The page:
To be published by Ken Trotman Publishing Spring 2019
This short memoir, covering only 37 pages has no date, but was published in German by Stephan Seidel & Co. in Altenburg a little after 1856 and has never been published in English. A copy was kindly supplied to me many years ago by Michael Tänzer and translated recently by my friend Ralf Bäzol, allowing me to bring this important memoir to a British audience. Although written late in life it is clear that it is largely based on a contemporary diary which he kept throughout his service.
The story described by Ernst Meier is a fascinating illustration of the confusion that German nationals felt over their loyalties during the Napoleonic wars. Napoleon had formed the Kingdom of Westphalia in 1807, largely from the states of Hanover, Hesse and Brunswick, putting his brother Jerome on the throne. Born in the state of Brunswick, Ernst initially joined the Garde Chevau-leger regiment of the newly formed Kingdom of Westphalia in 1809 despite his concerns with serving in the forces allied to Napoleon.
That year, Austria launched an attack into southern Germany including forces commanded by the former Duke of Brunswick. During a skirmish Ernst was captured and almost killed, but having survived the ordeal, he readily agreed to switch his allegiance and to serve in the Duke of Brunswick’s Black Hussars as an NCO, where he found in the ranks many old colleagues from his old university days. With the Austrians defeated, the Duke led his corps towards the North Sea coast where British ships had been sent to receive them, allowing the Brunswick troops to continue to fight against Napoleon. Ernst gives a number of very interesting details regarding this march to the coast and apparently got to know the Duke of Brunswick during the voyage to England, a friendship that continued until the Duke’s death at Waterloo. Ernst continued to serve with the Brunswick corps which was sent to garrison Guernsey, but the large number of young officers in the corps meant that gaining a commission was a tedious if not impossible path for an ambitious NCO.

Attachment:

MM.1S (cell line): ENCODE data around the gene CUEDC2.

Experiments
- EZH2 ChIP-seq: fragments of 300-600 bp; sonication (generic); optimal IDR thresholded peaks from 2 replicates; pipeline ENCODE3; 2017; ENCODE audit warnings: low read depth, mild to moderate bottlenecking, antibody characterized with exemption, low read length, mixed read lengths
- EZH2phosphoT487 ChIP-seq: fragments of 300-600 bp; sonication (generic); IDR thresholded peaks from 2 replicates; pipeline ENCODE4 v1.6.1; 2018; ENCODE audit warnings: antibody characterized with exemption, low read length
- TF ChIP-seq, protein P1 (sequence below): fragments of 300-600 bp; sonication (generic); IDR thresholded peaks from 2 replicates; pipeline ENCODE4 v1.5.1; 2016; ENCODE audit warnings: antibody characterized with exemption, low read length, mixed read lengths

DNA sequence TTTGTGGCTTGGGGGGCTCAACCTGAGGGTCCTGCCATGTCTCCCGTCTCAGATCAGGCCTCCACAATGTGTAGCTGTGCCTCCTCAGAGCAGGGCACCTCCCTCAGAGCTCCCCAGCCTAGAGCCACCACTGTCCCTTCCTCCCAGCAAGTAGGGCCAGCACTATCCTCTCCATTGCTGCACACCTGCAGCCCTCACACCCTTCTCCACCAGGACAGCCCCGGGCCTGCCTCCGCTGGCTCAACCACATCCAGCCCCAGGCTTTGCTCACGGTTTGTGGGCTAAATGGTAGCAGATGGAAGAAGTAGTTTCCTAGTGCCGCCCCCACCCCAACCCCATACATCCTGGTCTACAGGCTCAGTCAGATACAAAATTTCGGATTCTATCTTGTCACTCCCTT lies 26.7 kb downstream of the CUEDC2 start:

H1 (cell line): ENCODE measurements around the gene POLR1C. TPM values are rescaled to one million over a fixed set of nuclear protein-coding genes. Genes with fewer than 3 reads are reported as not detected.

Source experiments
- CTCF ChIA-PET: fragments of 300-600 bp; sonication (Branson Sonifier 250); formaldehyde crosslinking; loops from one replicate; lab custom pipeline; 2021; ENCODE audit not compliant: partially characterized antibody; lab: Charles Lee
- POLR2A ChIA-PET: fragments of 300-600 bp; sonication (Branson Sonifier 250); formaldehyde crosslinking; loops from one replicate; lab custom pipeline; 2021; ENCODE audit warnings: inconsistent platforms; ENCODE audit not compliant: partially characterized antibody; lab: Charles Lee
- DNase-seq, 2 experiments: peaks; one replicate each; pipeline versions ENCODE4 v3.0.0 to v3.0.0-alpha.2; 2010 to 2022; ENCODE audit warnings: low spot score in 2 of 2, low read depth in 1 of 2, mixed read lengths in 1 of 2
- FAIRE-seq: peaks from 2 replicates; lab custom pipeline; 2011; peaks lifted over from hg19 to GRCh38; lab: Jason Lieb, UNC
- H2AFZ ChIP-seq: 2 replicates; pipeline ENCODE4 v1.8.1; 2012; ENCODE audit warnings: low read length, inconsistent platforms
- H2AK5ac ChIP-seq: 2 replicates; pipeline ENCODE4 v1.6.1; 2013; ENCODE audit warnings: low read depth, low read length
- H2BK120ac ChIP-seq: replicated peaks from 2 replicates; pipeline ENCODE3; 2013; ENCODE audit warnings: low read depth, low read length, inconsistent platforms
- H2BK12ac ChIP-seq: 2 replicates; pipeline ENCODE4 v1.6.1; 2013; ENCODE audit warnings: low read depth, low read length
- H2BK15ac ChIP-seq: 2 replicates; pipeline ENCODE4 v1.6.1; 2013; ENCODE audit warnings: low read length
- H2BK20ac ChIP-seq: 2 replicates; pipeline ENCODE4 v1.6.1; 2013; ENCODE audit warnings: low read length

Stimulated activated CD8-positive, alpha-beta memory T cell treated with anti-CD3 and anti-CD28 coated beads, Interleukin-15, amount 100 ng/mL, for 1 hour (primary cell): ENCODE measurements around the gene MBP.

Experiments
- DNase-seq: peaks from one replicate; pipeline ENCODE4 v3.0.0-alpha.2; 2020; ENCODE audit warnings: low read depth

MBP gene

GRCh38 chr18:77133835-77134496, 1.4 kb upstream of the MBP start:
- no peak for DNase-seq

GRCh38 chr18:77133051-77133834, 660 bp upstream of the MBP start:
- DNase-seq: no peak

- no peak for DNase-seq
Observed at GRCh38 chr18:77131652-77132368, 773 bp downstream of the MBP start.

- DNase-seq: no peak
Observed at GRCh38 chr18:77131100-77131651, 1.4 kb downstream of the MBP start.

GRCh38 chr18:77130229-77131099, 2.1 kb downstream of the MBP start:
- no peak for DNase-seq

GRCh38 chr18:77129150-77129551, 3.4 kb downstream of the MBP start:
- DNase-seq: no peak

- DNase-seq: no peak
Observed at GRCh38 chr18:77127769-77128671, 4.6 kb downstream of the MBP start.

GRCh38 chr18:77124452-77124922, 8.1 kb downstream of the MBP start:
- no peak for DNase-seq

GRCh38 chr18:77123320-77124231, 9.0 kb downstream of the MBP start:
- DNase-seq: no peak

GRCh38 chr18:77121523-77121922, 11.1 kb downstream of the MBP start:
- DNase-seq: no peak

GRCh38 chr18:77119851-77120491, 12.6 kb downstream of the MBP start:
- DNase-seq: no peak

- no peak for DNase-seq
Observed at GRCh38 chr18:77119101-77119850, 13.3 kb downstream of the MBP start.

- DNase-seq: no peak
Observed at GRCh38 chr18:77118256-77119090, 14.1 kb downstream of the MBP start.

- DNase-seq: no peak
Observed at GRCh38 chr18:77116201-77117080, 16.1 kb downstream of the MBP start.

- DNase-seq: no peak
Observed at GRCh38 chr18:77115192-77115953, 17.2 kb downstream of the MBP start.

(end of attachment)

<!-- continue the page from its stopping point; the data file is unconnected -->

Ernst Meier eventually joined the 2nd Dragoons of the King’s German Legion as an NCO, and he became a Cornet in the regiment on 9 May 1812 and a became a lieutenant on 15 March 1814.
He was retained at the depot in Ipswich for a considerable period, much to his frustration, but finally he was able to get attached to a detachment of reinforcements going out to Spain. He served in the peninsula from October 1813 to April 1814. He did not see a huge amount of action, but was present at the action of Vic Bigore and also at the Battle of Toulouse and later at Waterloo. Ernst remained with the Legion whilst forming part of the Army of Occupation in France, until they marched into Germany in 1816 to disband. Again, Meier gives interesting details regarding the route taken and how the disbanding occurred. He then joined the army of Brunswick and later became a captain and then major. He received a Brunswick Gold Cross for distinguished service.
I trust you will find this memoir as fascinating as I did
 He records at the end of the text being at the 50th anniversary celebrations after Waterloo
 Beamish number 145